In this Gospel passage and elsewhere, Jesus speaks about our resurrection from the dead as a promise. Jesus speaks like a Pharisee. Pharisees in Jesus’ day believed in bodily resurrection in the “age to come.” That’s about hope for the future, what the church calls “the hope of heaven.” I’ll come back to that. Meanwhile, there’s something unique about Jesus’ teaching about the resurrection. Our resurrection is not just a future event; resurrection is for now. Resurrection informs or reforms how we live today. Saint Paul called it “resurrection power,” in the here and now.[i] Resurrection power. Resurrection is about hope for the future and about power for the present.
In the last 50 years or so, three novelists have captured the imagination of the English-speaking world, and beyond: C. S. Lewis in his Narnia Chronicles, J. R. R. Tolkien in his Lord of the Rings trilogy, and J. K. Rowling in her Harry Potter novels. All these stories have one theme in common. Power. The exercise of power, the need for power, the source of power. Why the “power” theme has so captured the attention of young and old alike is not because people are powerless. It’s not because these tales give us an imaginary respite from being overwhelmed by the powers that be. It’s much more the opposite of that. Power is of our essence, though many people do not recognize or accept this: their own power. We have been given power.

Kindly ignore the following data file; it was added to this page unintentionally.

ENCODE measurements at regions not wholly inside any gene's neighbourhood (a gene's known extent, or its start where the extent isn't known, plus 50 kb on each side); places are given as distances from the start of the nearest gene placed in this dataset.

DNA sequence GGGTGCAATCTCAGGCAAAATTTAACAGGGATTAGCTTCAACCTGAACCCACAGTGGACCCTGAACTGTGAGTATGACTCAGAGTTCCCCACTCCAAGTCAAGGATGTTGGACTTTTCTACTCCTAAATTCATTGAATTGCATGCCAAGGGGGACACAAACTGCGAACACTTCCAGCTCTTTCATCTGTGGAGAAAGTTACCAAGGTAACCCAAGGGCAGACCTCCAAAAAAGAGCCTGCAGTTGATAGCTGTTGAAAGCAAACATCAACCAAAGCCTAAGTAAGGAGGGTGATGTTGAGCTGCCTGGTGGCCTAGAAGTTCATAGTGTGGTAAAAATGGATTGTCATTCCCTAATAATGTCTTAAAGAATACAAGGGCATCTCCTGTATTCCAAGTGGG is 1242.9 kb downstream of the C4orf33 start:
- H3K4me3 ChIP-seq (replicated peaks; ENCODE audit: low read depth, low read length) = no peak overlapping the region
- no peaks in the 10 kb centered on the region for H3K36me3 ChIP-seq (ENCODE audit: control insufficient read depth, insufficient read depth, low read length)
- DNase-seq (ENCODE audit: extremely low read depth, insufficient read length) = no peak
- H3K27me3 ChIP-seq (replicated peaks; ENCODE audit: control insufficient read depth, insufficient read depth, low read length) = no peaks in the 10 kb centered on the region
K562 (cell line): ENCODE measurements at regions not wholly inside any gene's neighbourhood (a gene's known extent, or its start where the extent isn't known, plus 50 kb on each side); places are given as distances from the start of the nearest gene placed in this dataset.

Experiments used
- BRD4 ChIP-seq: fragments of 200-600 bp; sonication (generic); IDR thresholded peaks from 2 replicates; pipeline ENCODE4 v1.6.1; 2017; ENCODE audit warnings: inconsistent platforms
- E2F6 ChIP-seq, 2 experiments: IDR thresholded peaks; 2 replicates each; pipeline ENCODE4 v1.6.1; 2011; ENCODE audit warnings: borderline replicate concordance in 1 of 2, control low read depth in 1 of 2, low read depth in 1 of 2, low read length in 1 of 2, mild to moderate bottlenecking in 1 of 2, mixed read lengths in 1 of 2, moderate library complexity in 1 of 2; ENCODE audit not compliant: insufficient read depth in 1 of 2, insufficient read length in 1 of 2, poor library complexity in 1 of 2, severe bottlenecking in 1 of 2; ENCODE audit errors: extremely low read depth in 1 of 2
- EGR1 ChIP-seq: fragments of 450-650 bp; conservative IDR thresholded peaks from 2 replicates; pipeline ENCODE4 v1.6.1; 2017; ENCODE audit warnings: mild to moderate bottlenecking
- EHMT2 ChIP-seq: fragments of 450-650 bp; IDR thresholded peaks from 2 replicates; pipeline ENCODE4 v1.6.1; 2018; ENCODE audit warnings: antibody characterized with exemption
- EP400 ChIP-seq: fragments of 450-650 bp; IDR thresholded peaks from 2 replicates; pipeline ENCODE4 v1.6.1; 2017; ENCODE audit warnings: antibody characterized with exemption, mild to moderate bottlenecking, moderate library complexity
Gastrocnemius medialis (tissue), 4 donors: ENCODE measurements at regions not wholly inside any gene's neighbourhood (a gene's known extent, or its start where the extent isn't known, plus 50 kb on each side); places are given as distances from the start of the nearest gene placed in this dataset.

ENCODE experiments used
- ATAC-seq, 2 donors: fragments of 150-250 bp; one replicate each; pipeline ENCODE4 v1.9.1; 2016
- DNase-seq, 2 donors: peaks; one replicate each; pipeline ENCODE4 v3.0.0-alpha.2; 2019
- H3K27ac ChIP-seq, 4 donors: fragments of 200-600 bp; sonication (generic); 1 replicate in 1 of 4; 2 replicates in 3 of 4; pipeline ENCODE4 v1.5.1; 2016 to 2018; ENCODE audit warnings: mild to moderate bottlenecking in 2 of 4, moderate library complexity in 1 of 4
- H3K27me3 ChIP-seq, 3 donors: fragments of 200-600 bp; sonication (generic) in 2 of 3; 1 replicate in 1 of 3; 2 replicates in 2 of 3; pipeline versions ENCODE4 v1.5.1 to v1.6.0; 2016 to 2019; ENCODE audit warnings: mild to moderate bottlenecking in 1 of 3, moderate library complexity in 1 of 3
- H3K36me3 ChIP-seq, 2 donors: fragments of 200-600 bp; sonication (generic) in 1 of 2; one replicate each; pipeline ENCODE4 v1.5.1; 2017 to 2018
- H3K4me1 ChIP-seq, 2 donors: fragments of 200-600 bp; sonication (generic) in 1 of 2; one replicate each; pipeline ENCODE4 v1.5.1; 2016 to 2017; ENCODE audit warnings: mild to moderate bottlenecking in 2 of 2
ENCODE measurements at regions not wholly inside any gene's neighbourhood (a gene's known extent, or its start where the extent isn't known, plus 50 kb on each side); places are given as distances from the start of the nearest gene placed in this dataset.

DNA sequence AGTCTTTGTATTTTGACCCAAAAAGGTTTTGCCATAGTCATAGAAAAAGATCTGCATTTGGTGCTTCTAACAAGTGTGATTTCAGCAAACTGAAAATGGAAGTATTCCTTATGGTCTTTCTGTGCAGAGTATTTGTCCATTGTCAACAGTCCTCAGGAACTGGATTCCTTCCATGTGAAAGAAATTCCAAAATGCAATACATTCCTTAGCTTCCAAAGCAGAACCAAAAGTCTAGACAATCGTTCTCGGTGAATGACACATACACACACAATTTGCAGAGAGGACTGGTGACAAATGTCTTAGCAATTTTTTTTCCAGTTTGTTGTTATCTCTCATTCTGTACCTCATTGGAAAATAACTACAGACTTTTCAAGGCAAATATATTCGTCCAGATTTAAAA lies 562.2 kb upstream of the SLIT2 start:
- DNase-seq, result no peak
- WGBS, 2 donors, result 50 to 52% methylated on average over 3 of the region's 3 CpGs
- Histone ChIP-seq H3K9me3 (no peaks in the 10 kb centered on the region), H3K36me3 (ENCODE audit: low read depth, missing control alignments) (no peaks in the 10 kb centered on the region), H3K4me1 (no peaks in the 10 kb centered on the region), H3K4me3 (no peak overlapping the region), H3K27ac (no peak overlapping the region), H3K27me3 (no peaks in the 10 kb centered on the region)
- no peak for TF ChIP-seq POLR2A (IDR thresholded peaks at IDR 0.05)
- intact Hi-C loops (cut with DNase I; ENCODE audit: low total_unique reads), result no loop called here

One day, a little boy was walking home from Sunday school, lost in thought. As he walked, he kept thinking about something the teacher had said, something that didn’t seem to make any sense. When the little boy got back to his house, he decided to visit his grandfather, whom the boy considered very wise. He found his grandfather working in the yard, pulling weeds from the garden, and, without any preamble, the little boy asked, “Grandpa, what’s hell like?”
The boy’s grandfather looked up from his work, wiping his brow with a gloved hand. “Why do you want to know,” he asked.
“Well, the teacher was talking about heaven and hell in school today, where good people and bad people go, and…. I was just wondering what hell is really like.”
His grandfather paused, and turning to face the boy, closed his eyes for a moment. “OK,” he said, opening his eyes, “it’s like this.”
“In hell, there’s this really big dinner table, and all the people in hell are sitting around it. The table is decorated with candles and flowers… it’s just amazingly beautiful. And on the table are bowls of the most delicious food you could ever imagine: and all your favorite food in the whole world is right there in front of you. Deserts, too, brownies, cakes, cookies, candy…. And, you can even eat desert first if you want. It’s the most beautiful, delicious, and amazing feast ever.”
Holy God, we bless you for the gift of your monk and icon writer Andrei Rublev, who, inspired by the Holy Spirit, provided a window into heaven for generations to come, revealing the majesty and mystery of the holy and blessed Trinity; who lives and reigns through ages of ages. Amen.